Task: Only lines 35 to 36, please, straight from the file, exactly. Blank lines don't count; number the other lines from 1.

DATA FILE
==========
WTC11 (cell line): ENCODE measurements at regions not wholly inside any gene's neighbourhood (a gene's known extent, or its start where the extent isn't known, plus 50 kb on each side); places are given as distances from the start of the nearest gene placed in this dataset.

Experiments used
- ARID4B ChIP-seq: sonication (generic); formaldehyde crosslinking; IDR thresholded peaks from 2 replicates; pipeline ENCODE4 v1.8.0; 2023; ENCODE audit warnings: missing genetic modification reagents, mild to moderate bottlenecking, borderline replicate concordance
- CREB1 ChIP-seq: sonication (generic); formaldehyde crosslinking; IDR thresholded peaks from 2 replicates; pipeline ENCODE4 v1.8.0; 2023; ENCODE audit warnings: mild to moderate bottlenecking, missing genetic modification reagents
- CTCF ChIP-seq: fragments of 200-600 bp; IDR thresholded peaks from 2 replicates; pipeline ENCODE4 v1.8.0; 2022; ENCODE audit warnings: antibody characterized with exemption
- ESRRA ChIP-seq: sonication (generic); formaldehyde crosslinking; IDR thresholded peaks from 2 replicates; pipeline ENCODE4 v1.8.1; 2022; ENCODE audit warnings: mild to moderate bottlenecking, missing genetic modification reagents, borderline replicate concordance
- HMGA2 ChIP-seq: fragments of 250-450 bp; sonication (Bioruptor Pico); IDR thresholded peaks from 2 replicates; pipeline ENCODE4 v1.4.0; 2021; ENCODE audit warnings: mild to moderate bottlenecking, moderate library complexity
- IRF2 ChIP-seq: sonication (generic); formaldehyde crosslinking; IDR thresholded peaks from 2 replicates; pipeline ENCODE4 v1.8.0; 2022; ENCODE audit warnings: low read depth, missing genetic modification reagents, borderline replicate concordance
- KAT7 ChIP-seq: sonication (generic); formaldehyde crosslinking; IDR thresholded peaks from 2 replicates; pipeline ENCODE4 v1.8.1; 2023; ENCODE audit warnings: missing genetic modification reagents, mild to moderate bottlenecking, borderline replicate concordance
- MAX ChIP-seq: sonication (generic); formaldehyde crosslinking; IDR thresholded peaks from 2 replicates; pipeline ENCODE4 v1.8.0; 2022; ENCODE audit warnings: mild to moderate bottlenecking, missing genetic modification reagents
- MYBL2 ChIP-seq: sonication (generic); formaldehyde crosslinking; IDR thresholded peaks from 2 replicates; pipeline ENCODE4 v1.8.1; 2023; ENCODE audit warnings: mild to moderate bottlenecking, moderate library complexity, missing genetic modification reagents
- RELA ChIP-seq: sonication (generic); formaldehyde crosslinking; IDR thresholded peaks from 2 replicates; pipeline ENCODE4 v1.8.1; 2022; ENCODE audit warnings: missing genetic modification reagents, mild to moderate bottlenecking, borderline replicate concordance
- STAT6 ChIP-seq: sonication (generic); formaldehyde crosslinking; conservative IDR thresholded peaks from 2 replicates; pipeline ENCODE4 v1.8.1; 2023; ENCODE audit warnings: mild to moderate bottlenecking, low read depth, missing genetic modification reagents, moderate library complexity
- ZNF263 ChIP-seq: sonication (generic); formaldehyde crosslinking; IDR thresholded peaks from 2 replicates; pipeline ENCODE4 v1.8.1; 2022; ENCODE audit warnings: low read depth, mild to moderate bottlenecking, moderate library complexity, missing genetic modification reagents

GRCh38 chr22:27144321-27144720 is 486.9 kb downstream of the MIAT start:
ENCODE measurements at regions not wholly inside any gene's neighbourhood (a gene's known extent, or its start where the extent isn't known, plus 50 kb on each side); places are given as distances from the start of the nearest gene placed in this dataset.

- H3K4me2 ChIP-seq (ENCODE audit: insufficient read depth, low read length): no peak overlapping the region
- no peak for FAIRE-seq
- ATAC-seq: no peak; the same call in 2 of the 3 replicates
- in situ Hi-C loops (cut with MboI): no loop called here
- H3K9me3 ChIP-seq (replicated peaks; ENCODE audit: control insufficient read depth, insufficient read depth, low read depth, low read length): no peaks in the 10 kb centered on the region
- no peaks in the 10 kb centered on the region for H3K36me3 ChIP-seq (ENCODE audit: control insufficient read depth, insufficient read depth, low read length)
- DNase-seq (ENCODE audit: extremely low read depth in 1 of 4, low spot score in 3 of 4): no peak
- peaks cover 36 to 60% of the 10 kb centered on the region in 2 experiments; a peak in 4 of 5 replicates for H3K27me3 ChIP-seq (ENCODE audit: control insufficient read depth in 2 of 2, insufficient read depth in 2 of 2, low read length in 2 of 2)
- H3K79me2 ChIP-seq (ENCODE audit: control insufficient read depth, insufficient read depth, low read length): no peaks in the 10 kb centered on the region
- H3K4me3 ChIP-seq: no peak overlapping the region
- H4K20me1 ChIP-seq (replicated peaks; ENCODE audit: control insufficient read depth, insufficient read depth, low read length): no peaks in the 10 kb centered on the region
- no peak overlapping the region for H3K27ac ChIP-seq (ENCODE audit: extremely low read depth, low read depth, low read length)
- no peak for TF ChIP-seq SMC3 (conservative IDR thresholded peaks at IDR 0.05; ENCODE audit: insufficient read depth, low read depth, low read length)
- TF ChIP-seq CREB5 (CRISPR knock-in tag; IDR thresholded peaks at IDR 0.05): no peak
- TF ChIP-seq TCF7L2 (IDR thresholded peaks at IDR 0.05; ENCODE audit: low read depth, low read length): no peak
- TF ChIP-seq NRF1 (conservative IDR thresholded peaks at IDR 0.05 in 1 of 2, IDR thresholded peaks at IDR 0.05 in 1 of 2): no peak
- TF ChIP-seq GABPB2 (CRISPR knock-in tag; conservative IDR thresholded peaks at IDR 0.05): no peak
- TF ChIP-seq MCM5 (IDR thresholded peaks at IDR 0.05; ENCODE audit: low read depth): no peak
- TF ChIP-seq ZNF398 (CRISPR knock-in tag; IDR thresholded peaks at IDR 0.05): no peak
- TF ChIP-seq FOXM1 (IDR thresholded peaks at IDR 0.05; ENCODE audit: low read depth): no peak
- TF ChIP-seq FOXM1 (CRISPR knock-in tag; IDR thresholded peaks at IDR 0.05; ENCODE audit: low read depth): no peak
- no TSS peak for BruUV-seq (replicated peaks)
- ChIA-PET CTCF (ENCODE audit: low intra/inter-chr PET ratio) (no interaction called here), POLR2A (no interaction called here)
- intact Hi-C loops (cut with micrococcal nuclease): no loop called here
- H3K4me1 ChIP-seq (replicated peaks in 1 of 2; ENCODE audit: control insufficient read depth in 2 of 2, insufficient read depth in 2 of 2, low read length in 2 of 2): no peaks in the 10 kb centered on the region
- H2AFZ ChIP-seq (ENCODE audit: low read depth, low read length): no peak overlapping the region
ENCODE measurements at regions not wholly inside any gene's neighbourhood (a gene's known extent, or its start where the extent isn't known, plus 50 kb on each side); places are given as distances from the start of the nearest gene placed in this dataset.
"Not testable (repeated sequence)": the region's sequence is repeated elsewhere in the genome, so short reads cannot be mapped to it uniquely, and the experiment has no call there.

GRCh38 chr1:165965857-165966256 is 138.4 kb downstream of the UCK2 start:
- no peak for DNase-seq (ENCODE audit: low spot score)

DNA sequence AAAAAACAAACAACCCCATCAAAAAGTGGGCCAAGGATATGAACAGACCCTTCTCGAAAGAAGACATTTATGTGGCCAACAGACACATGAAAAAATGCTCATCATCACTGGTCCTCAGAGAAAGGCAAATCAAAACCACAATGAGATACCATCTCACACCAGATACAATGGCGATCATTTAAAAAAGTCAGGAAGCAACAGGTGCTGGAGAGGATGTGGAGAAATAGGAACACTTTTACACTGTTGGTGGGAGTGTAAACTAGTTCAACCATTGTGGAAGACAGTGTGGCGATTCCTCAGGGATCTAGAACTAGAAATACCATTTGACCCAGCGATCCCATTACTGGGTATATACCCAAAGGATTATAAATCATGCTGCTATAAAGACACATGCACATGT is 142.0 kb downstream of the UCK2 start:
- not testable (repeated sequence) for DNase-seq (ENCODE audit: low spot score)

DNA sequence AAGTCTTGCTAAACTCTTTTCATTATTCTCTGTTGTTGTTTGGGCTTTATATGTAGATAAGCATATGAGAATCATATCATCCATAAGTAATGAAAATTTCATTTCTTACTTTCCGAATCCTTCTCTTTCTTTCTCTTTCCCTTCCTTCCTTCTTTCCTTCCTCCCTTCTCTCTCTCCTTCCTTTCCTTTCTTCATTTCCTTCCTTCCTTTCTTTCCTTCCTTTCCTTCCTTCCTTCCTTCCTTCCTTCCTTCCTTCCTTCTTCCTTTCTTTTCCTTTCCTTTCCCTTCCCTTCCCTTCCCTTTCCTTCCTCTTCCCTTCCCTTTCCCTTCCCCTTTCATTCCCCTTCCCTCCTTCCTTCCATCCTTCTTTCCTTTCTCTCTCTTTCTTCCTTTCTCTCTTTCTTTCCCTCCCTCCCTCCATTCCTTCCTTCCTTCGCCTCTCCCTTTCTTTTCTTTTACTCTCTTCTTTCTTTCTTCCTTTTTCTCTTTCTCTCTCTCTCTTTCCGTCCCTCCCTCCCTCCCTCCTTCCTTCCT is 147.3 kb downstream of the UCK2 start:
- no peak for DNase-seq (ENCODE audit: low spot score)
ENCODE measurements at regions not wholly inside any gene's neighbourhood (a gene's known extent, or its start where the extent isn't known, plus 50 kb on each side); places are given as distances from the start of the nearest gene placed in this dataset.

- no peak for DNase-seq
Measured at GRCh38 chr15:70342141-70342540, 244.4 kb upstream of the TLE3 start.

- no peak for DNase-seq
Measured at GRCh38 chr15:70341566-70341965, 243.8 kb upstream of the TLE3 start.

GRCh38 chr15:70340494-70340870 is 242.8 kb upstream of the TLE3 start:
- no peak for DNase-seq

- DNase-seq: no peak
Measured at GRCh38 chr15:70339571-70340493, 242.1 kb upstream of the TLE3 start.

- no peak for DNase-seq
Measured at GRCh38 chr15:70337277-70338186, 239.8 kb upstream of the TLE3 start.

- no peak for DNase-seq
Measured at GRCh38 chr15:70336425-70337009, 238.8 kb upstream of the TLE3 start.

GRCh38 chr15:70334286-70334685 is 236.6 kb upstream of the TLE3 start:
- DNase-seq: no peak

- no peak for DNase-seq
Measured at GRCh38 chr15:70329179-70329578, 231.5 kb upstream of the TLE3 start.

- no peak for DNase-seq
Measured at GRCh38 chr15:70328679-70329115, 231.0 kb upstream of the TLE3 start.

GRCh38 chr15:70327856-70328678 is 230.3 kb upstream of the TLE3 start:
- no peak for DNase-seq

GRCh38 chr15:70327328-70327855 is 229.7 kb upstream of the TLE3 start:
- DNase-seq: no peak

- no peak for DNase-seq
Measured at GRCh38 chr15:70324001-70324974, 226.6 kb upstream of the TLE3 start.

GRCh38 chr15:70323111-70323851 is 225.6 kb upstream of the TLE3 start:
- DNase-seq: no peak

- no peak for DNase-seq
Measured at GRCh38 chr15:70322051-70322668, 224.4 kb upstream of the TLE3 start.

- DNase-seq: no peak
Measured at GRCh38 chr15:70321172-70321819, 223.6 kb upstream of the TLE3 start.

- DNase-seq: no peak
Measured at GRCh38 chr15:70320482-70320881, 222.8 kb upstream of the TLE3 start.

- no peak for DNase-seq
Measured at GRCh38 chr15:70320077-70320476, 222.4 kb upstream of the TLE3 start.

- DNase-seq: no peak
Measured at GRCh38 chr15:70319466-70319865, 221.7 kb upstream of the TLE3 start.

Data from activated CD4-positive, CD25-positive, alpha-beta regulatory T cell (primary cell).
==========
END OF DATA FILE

- TF ChIP-seq ZNF398 (CRISPR knock-in tag; IDR thresholded peaks at IDR 0.05): no peak
- TF ChIP-seq FOXM1 (IDR thresholded peaks at IDR 0.05; ENCODE audit: low read depth): no peak